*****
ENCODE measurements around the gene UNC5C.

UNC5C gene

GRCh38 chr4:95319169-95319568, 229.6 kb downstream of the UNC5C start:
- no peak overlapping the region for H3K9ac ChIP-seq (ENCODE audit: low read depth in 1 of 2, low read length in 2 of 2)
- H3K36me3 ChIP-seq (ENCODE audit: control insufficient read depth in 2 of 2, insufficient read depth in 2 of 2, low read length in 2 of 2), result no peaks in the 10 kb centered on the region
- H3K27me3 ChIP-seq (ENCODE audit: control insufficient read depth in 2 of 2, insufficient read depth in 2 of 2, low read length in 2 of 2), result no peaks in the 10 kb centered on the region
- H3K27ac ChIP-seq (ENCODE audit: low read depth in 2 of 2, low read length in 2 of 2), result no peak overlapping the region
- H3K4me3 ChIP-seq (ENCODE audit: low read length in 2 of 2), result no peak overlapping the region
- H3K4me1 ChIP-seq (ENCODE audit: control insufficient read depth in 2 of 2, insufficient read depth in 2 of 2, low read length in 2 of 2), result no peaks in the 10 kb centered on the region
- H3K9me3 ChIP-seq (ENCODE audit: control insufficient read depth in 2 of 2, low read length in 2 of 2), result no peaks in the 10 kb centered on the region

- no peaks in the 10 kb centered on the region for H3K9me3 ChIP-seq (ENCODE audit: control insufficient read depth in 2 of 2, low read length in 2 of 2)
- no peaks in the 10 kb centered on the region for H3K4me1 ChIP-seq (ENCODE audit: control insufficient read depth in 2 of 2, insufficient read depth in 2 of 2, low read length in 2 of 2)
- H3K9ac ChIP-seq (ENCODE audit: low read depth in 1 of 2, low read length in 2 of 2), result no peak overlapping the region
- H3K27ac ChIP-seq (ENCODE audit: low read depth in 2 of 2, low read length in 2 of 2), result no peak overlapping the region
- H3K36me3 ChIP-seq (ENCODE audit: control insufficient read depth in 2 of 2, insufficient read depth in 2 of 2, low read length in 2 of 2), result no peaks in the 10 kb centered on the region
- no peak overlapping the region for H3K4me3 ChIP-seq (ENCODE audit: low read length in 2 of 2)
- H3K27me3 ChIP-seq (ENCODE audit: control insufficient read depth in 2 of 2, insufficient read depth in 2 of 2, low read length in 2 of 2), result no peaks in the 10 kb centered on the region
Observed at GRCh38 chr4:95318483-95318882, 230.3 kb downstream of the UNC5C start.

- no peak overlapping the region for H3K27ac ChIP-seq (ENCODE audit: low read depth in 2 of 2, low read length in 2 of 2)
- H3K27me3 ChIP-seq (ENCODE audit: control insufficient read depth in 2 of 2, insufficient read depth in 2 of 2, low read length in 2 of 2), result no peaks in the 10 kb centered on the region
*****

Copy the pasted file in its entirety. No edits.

ENCODE measurements around the gene UNC5C.

UNC5C gene

GRCh38 chr4:95319169-95319568, 229.6 kb downstream of the UNC5C start:
- no peak overlapping the region for H3K9ac ChIP-seq (ENCODE audit: low read depth in 1 of 2, low read length in 2 of 2)
- H3K36me3 ChIP-seq (ENCODE audit: control insufficient read depth in 2 of 2, insufficient read depth in 2 of 2, low read length in 2 of 2), result no peaks in the 10 kb centered on the region
- H3K27me3 ChIP-seq (ENCODE audit: control insufficient read depth in 2 of 2, insufficient read depth in 2 of 2, low read length in 2 of 2), result no peaks in the 10 kb centered on the region
- H3K27ac ChIP-seq (ENCODE audit: low read depth in 2 of 2, low read length in 2 of 2), result no peak overlapping the region
- H3K4me3 ChIP-seq (ENCODE audit: low read length in 2 of 2), result no peak overlapping the region
- H3K4me1 ChIP-seq (ENCODE audit: control insufficient read depth in 2 of 2, insufficient read depth in 2 of 2, low read length in 2 of 2), result no peaks in the 10 kb centered on the region
- H3K9me3 ChIP-seq (ENCODE audit: control insufficient read depth in 2 of 2, low read length in 2 of 2), result no peaks in the 10 kb centered on the region

- no peaks in the 10 kb centered on the region for H3K9me3 ChIP-seq (ENCODE audit: control insufficient read depth in 2 of 2, low read length in 2 of 2)
- no peaks in the 10 kb centered on the region for H3K4me1 ChIP-seq (ENCODE audit: control insufficient read depth in 2 of 2, insufficient read depth in 2 of 2, low read length in 2 of 2)
- H3K9ac ChIP-seq (ENCODE audit: low read depth in 1 of 2, low read length in 2 of 2), result no peak overlapping the region
- H3K27ac ChIP-seq (ENCODE audit: low read depth in 2 of 2, low read length in 2 of 2), result no peak overlapping the region
- H3K36me3 ChIP-seq (ENCODE audit: control insufficient read depth in 2 of 2, insufficient read depth in 2 of 2, low read length in 2 of 2), result no peaks in the 10 kb centered on the region
- no peak overlapping the region for H3K4me3 ChIP-seq (ENCODE audit: low read length in 2 of 2)
- H3K27me3 ChIP-seq (ENCODE audit: control insufficient read depth in 2 of 2, insufficient read depth in 2 of 2, low read length in 2 of 2), result no peaks in the 10 kb centered on the region
Observed at GRCh38 chr4:95318483-95318882, 230.3 kb downstream of the UNC5C start.

- no peak overlapping the region for H3K27ac ChIP-seq (ENCODE audit: low read depth in 2 of 2, low read length in 2 of 2)
- H3K27me3 ChIP-seq (ENCODE audit: control insufficient read depth in 2 of 2, insufficient read depth in 2 of 2, low read length in 2 of 2), result no peaks in the 10 kb centered on the region